|paNASH Style client Mitch Goudy doing a TV interview|
Last week I came across an article that included advice from a variety of sources on what one should know when speaking to the media. While most of our clients are musicians and recording artists, we also have some clients who are entrepreneurs. The article was geared toward entrepreneurs, but the advice could be applied by many of our clients, including our musicians. Besides, today's musicians, especially independent ones, really have to think of themselves as not just artists, but also as entrepreneurs. Below I've summarized the list from the article, while highlighting those that I know in my own experience as a media coach are of the utmost importance to recording artists. I've taken the liberty to adjust some of the wording to make the info relevant to recording artists (items in red).
1. Keep it short.
2. Be quotable. "The media is always looking for that one quote that will grab the
reader’saudience's attention. Before your interview, think of three to four quotes that represent your brand (or your band, your act, your album, etc.); practice them, and find a way to work them in. This approach lets you stay in control of the story and your brand." We work with clients on how to tell their story, but in a concise and interesting way with the use of sound bites.
3. Tell a story. "Something music journalists and DJs are looking for is a unique story. The fact that you launched an album or a single isn’t enough. What’s unique about
your companyyou or your band compared to competitorsother artists or bands? If you’re going to say that you are disrupting an industry, you better be able to prove it. So ask yourself, what’s special about your companyyou or your band? Always have a unique story to tell." You've already heard me stress in past blogs the importance of being able to tell your story of what makes you unique from all the other talented artists out there that labels can sign and that radio program directors can play on their stations.
4. Be the expert. "...Reporters are not looking for a pitch fest..." As an artist, you can at least be an expert on your own music. Talk about the benefits your fans experience from coming to your shows or listening to your music.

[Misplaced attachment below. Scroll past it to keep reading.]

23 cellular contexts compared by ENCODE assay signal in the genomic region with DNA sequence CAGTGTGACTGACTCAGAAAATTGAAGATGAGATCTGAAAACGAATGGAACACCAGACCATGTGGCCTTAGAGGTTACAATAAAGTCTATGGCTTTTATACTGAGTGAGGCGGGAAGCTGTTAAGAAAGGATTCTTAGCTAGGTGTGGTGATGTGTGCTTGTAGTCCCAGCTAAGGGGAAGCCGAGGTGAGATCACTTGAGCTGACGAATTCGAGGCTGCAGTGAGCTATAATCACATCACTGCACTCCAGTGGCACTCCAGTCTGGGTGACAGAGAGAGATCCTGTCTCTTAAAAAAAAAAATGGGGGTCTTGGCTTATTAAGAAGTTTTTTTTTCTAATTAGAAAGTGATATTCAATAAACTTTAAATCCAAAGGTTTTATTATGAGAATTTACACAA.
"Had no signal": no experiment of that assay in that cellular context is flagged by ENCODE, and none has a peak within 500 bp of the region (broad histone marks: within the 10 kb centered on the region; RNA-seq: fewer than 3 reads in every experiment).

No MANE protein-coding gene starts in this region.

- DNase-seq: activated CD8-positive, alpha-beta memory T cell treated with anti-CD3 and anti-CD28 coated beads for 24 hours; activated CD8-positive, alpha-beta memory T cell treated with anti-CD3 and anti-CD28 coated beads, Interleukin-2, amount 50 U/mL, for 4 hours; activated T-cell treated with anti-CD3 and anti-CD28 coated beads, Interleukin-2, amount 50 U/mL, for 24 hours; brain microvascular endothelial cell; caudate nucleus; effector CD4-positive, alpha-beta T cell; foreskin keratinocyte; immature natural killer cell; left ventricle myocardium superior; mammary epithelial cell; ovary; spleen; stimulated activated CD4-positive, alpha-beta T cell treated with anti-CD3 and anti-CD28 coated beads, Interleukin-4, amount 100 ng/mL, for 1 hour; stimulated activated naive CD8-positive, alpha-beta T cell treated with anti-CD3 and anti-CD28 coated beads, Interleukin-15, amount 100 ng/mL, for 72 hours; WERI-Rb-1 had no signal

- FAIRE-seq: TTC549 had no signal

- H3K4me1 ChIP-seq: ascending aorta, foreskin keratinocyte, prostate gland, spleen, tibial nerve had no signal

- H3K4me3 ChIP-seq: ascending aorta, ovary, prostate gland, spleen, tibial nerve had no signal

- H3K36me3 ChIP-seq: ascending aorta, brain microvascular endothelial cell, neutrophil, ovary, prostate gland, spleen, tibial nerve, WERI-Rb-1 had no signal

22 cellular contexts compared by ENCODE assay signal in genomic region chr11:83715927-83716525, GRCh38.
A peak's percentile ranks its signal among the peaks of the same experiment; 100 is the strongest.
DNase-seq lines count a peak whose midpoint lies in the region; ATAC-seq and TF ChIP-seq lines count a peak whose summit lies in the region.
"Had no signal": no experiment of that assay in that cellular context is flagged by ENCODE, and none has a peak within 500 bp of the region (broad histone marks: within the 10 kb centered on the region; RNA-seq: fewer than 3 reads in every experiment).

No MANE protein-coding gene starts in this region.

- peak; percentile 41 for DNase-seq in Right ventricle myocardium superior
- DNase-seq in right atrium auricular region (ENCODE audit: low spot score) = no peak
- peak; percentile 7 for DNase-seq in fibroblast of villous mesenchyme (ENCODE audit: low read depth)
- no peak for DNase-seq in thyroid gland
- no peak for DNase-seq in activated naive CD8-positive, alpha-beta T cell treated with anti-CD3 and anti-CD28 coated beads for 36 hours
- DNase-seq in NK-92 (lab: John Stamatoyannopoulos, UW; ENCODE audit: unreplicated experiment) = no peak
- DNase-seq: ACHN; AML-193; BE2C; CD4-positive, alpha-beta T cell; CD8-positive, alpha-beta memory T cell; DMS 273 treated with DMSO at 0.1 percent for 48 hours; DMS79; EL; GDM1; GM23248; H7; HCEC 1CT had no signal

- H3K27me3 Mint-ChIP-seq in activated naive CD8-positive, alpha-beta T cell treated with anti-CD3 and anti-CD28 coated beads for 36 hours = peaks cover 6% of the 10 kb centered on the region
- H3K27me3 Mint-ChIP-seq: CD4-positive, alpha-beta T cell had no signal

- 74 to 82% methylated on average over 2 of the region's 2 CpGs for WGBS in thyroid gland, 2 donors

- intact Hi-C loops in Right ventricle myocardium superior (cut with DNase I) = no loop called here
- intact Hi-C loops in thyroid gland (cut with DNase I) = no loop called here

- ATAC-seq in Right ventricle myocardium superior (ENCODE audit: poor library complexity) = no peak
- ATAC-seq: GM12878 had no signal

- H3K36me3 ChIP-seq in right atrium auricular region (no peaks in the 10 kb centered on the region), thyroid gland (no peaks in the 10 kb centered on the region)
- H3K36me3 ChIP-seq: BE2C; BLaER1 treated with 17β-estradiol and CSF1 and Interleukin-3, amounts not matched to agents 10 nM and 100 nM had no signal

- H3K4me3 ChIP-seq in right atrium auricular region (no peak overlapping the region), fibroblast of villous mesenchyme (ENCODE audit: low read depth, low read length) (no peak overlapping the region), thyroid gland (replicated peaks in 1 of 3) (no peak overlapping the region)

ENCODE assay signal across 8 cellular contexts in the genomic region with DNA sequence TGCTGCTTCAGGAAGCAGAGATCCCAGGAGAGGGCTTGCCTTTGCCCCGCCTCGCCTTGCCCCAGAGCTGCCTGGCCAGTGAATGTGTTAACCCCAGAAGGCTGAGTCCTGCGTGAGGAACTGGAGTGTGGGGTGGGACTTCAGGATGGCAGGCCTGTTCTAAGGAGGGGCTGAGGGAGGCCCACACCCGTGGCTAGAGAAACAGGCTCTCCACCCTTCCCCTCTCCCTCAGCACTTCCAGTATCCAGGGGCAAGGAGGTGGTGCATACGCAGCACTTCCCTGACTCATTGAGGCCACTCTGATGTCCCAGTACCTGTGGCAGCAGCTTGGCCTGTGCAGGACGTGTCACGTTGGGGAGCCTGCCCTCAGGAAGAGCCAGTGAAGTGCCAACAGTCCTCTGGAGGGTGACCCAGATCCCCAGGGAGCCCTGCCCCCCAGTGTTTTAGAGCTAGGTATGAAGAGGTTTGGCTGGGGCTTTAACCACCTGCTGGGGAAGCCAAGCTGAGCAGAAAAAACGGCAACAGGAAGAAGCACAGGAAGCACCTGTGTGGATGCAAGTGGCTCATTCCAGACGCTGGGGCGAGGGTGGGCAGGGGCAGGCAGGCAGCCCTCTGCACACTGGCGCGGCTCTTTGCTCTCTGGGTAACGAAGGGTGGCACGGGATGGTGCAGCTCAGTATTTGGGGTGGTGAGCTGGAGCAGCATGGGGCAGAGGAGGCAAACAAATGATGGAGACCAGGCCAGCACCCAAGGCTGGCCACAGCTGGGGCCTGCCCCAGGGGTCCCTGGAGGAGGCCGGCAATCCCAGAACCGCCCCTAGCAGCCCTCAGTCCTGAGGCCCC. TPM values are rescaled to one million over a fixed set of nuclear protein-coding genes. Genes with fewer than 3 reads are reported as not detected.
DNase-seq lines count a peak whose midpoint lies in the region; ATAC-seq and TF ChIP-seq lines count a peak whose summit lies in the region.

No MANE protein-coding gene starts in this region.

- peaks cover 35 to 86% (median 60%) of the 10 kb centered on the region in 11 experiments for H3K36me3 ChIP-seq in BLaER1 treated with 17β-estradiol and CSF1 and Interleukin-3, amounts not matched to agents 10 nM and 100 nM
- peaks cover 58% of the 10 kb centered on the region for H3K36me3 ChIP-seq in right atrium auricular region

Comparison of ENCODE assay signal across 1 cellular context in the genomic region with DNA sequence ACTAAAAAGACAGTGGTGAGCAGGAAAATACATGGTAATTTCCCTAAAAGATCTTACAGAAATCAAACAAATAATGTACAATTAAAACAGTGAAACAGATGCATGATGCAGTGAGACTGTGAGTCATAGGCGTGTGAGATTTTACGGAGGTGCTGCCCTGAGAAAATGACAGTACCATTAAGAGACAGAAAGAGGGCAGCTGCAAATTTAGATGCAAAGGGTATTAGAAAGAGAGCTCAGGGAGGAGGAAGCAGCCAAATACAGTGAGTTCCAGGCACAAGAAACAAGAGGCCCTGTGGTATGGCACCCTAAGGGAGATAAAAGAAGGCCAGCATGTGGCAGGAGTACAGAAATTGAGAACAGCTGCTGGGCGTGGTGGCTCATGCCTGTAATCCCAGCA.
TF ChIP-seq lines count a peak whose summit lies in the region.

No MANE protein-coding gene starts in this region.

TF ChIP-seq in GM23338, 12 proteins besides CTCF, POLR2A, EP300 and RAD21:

5. Know your stuff. See above.
6. Develop your identity. "Before talking to the media, take the time to develop your identity. Think about how you want to portray yourself and how you would like others to view you — both as a person and as an
entrepreneurartist/musician. Create personal guidelines that keep you in check to ensure you represent yourself in the best light." This right here is one of the first steps we take with our clients when helping them develop their image. It's a step that cannot be skipped or overlooked!
8. Slow down.
9. Practice. You can do that with us! We'll do mock interviews with you and put you with those who work in media to also do mock interviews with you.
10. Have an objective in mind. "First off, every time you speak to the media, have one specific objective. What is the end result you expect to get? Have the end result in mind, and then work backwards. Second, you have to learn to speak in sound bites, which are short and memorable statements that convey your key messages while also adding value to the audience. This increases the sound bite’s likelihood of being shared." (See #2)
11. Be authentic. "Don’t worry about being 'right.' Worry about being 'true.' Everyone responds best to authenticity, even if it’s controversial. Be authentic and everything else flows."
12. Be succinct. (See #1)To read the article in its entirety, click here. If you have a radio tour or some media interviews coming up and know you need help in this area, contact us! We'd love to work with you!
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